• Folding chairs and conference tables;
      • Visually impared resources;
      • Hearing impared resources;
      • Other…
    • Tech support;
    • Event parking;
    • Et cetera.

The point would be to share resources gaining economy of scale such as has been done and is continuing to be done at and with the Civic Sports Complex.

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Thomas R. Scott

Nov 01, 2020

As for the current City format for many of the hearings, it is simply inadequate.

  • Some applicants are allowed to be presenters while others are not.
  • Scheduling of topics of great interest to a large number of citizens too often scheduled late into the night after time consuming presentations arguably of much less interest to most and sometimes nearly all the audience.

The second item seems a constant.  It is almost a rule of thumb that the more citizens with an interest, the later a given topic is scheduled.  More so when the general public seems to be in opposition to a given hearing body.

For years, it seemed certain that the latter situation was an actual rule and that either literally sweating it out in Council Chambers while listening to a hum of drivel until 10, 11 or even later for “our” topic to start.  It was sometimes a good thing when Chambers were clearly overflowing for a specific topic because, I could sit outside Chambers on the cool floor to wait it out for our topic.

After waiting all that time, the “public” was/is often given short shrift to make their point and almost always not given the time or courtesy which had been given to “the other side”.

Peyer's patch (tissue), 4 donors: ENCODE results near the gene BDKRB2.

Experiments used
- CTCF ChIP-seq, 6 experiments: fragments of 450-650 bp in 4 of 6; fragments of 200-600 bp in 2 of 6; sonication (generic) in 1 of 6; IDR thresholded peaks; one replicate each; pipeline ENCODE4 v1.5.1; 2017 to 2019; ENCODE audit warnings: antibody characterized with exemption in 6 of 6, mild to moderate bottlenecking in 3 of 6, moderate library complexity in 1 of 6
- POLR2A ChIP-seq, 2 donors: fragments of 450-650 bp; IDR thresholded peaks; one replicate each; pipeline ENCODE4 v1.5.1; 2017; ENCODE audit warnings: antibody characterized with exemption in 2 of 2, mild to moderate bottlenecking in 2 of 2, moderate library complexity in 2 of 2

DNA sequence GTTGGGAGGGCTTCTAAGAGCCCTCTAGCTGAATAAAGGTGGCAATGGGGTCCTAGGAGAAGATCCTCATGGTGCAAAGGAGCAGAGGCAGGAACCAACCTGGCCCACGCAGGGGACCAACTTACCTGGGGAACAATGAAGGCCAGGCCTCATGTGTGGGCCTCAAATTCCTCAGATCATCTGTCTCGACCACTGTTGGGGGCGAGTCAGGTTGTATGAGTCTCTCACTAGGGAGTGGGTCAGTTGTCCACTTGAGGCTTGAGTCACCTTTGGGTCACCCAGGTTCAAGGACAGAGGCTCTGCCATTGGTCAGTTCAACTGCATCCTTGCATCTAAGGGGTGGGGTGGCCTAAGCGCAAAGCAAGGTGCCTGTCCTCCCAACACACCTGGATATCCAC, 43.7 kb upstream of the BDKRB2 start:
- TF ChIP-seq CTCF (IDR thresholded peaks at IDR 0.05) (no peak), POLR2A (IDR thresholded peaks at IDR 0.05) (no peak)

And every time, as soon as our late topic was complete for the night, if the meeting was not adjourned the audience pretty much cleared anyway as indication that it was “not just me” who has suffered through all this.

Conversely, I would say that at least some of the virtual meetings have been run more equitably allowing more questions and input in a more timely manner to the general public.

However, the normal in-person format is typically, public comment on an array of topical or atopical matters, long presentations without any opportunity for questions from the public; Then hearings which also disallowed public questioning in a timely manner; Finally, when topical public comment was allowed, it was timed and any “back and forth” questioning was either not allowed or was peremptory at best.

 

 

 

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Dianne Foster

Nov 01, 2020

Thomas,

I so agree.   It seems we used to attend these kinds of back and forth forums at the PeaceHealth St. Luke’s Center,  (near the PH/St. Joe’s Cancer Center),  which can be opened to more rooms if needed for more people.   It’s free to health care providers,  but if not in use,  why wouldn’t they offer it to COB?   The problem,  however,  is that there are no public in-person gatherings during the pandemic.   But we should tuck away the idea for future.